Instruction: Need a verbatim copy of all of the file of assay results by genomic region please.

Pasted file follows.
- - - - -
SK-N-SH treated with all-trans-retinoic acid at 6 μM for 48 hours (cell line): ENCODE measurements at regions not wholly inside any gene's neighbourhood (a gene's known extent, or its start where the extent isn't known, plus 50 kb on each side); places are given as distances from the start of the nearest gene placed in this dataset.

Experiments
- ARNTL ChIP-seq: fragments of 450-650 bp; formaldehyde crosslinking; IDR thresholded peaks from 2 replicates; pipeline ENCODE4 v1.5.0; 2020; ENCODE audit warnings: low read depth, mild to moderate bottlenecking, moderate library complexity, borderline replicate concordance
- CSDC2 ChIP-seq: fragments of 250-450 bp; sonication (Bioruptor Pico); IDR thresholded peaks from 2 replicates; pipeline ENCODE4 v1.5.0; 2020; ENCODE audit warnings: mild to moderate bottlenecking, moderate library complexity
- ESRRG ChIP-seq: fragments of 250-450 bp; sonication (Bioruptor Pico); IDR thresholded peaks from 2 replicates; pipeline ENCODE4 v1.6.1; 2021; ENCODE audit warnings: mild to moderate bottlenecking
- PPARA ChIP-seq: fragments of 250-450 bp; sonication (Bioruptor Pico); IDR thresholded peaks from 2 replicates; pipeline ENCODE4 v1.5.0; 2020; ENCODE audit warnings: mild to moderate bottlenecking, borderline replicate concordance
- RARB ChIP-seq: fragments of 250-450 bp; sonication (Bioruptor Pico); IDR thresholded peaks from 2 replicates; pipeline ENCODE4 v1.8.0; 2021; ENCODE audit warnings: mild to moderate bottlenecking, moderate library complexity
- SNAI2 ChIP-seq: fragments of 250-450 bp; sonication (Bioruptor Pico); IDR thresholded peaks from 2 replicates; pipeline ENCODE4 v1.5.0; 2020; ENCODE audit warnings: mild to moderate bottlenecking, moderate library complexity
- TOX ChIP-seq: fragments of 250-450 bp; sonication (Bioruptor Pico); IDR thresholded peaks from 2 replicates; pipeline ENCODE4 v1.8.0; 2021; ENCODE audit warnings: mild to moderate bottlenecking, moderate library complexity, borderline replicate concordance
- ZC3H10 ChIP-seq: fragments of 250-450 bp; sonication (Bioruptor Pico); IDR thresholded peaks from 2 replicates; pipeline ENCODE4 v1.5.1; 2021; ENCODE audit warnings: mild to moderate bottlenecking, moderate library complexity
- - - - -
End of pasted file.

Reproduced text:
SK-N-SH treated with all-trans-retinoic acid at 6 μM for 48 hours (cell line): ENCODE measurements at regions not wholly inside any gene's neighbourhood (a gene's known extent, or its start where the extent isn't known, plus 50 kb on each side); places are given as distances from the start of the nearest gene placed in this dataset.

Experiments
- ARNTL ChIP-seq: fragments of 450-650 bp; formaldehyde crosslinking; IDR thresholded peaks from 2 replicates; pipeline ENCODE4 v1.5.0; 2020; ENCODE audit warnings: low read depth, mild to moderate bottlenecking, moderate library complexity, borderline replicate concordance
- CSDC2 ChIP-seq: fragments of 250-450 bp; sonication (Bioruptor Pico); IDR thresholded peaks from 2 replicates; pipeline ENCODE4 v1.5.0; 2020; ENCODE audit warnings: mild to moderate bottlenecking, moderate library complexity
- ESRRG ChIP-seq: fragments of 250-450 bp; sonication (Bioruptor Pico); IDR thresholded peaks from 2 replicates; pipeline ENCODE4 v1.6.1; 2021; ENCODE audit warnings: mild to moderate bottlenecking
- PPARA ChIP-seq: fragments of 250-450 bp; sonication (Bioruptor Pico); IDR thresholded peaks from 2 replicates; pipeline ENCODE4 v1.5.0; 2020; ENCODE audit warnings: mild to moderate bottlenecking, borderline replicate concordance
- RARB ChIP-seq: fragments of 250-450 bp; sonication (Bioruptor Pico); IDR thresholded peaks from 2 replicates; pipeline ENCODE4 v1.8.0; 2021; ENCODE audit warnings: mild to moderate bottlenecking, moderate library complexity
- SNAI2 ChIP-seq: fragments of 250-450 bp; sonication (Bioruptor Pico); IDR thresholded peaks from 2 replicates; pipeline ENCODE4 v1.5.0; 2020; ENCODE audit warnings: mild to moderate bottlenecking, moderate library complexity
- TOX ChIP-seq: fragments of 250-450 bp; sonication (Bioruptor Pico); IDR thresholded peaks from 2 replicates; pipeline ENCODE4 v1.8.0; 2021; ENCODE audit warnings: mild to moderate bottlenecking, moderate library complexity, borderline replicate concordance
- ZC3H10 ChIP-seq: fragments of 250-450 bp; sonication (Bioruptor Pico); IDR thresholded peaks from 2 replicates; pipeline ENCODE4 v1.5.1; 2021; ENCODE audit warnings: mild to moderate bottlenecking, moderate library complexity